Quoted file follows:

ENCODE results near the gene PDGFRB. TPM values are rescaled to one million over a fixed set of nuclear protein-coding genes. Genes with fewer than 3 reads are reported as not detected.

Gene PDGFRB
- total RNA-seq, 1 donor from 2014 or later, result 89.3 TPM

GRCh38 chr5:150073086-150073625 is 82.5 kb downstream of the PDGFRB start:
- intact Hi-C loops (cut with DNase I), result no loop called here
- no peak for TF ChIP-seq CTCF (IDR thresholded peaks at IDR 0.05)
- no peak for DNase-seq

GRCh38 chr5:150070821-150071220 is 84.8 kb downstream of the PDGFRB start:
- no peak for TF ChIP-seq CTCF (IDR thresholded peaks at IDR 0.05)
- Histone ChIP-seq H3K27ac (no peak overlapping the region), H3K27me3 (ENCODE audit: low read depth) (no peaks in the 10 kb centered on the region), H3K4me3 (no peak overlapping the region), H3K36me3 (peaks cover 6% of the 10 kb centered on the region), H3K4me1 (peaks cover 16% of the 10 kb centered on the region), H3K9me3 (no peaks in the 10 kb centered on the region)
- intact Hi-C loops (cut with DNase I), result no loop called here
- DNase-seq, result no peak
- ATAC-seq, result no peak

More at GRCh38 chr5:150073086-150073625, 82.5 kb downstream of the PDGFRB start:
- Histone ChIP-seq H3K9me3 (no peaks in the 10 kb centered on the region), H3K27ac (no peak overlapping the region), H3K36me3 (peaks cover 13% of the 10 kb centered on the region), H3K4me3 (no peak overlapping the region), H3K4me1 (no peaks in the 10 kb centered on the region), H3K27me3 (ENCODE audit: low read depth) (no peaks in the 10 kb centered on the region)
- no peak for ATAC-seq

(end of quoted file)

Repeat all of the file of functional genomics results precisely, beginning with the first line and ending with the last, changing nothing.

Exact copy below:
ENCODE results near the gene PDGFRB. TPM values are rescaled to one million over a fixed set of nuclear protein-coding genes. Genes with fewer than 3 reads are reported as not detected.

Gene PDGFRB
- total RNA-seq, 1 donor from 2014 or later, result 89.3 TPM

GRCh38 chr5:150073086-150073625 is 82.5 kb downstream of the PDGFRB start:
- intact Hi-C loops (cut with DNase I), result no loop called here
- no peak for TF ChIP-seq CTCF (IDR thresholded peaks at IDR 0.05)
- no peak for DNase-seq

GRCh38 chr5:150070821-150071220 is 84.8 kb downstream of the PDGFRB start:
- no peak for TF ChIP-seq CTCF (IDR thresholded peaks at IDR 0.05)
- Histone ChIP-seq H3K27ac (no peak overlapping the region), H3K27me3 (ENCODE audit: low read depth) (no peaks in the 10 kb centered on the region), H3K4me3 (no peak overlapping the region), H3K36me3 (peaks cover 6% of the 10 kb centered on the region), H3K4me1 (peaks cover 16% of the 10 kb centered on the region), H3K9me3 (no peaks in the 10 kb centered on the region)
- intact Hi-C loops (cut with DNase I), result no loop called here
- DNase-seq, result no peak
- ATAC-seq, result no peak

More at GRCh38 chr5:150073086-150073625, 82.5 kb downstream of the PDGFRB start:
- Histone ChIP-seq H3K9me3 (no peaks in the 10 kb centered on the region), H3K27ac (no peak overlapping the region), H3K36me3 (peaks cover 13% of the 10 kb centered on the region), H3K4me3 (no peak overlapping the region), H3K4me1 (no peaks in the 10 kb centered on the region), H3K27me3 (ENCODE audit: low read depth) (no peaks in the 10 kb centered on the region)
- no peak for ATAC-seq